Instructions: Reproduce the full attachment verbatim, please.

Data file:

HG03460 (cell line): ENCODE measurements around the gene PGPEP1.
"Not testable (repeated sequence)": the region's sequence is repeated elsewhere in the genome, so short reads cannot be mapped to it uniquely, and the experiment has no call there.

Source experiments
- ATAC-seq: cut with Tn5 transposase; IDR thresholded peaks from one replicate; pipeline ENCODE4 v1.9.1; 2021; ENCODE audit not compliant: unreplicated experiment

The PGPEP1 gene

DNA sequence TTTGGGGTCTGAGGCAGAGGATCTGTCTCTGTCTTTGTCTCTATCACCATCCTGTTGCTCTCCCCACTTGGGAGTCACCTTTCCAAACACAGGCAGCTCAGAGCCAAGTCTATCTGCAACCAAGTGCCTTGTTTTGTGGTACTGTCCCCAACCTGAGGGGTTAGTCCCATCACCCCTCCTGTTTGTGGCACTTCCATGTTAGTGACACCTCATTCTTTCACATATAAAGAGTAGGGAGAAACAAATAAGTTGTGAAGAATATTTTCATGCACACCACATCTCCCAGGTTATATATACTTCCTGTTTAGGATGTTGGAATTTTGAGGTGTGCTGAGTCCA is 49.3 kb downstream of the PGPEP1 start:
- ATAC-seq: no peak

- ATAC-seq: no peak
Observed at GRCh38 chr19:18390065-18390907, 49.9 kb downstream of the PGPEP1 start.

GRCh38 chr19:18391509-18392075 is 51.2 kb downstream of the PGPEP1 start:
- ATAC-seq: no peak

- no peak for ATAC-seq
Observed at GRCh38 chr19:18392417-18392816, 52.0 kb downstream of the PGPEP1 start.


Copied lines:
HG03460 (cell line): ENCODE measurements around the gene PGPEP1.
"Not testable (repeated sequence)": the region's sequence is repeated elsewhere in the genome, so short reads cannot be mapped to it uniquely, and the experiment has no call there.

Source experiments
- ATAC-seq: cut with Tn5 transposase; IDR thresholded peaks from one replicate; pipeline ENCODE4 v1.9.1; 2021; ENCODE audit not compliant: unreplicated experiment

The PGPEP1 gene

DNA sequence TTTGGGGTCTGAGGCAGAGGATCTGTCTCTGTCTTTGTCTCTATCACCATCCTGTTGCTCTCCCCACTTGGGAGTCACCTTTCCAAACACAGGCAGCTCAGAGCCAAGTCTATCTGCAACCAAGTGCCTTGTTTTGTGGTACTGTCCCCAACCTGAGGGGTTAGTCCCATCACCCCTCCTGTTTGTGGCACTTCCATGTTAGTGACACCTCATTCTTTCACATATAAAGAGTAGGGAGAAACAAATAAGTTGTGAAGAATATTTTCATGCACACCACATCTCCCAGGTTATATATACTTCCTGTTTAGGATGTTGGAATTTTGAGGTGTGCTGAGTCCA is 49.3 kb downstream of the PGPEP1 start:
- ATAC-seq: no peak

- ATAC-seq: no peak
Observed at GRCh38 chr19:18390065-18390907, 49.9 kb downstream of the PGPEP1 start.

GRCh38 chr19:18391509-18392075 is 51.2 kb downstream of the PGPEP1 start:
- ATAC-seq: no peak

- no peak for ATAC-seq
Observed at GRCh38 chr19:18392417-18392816, 52.0 kb downstream of the PGPEP1 start.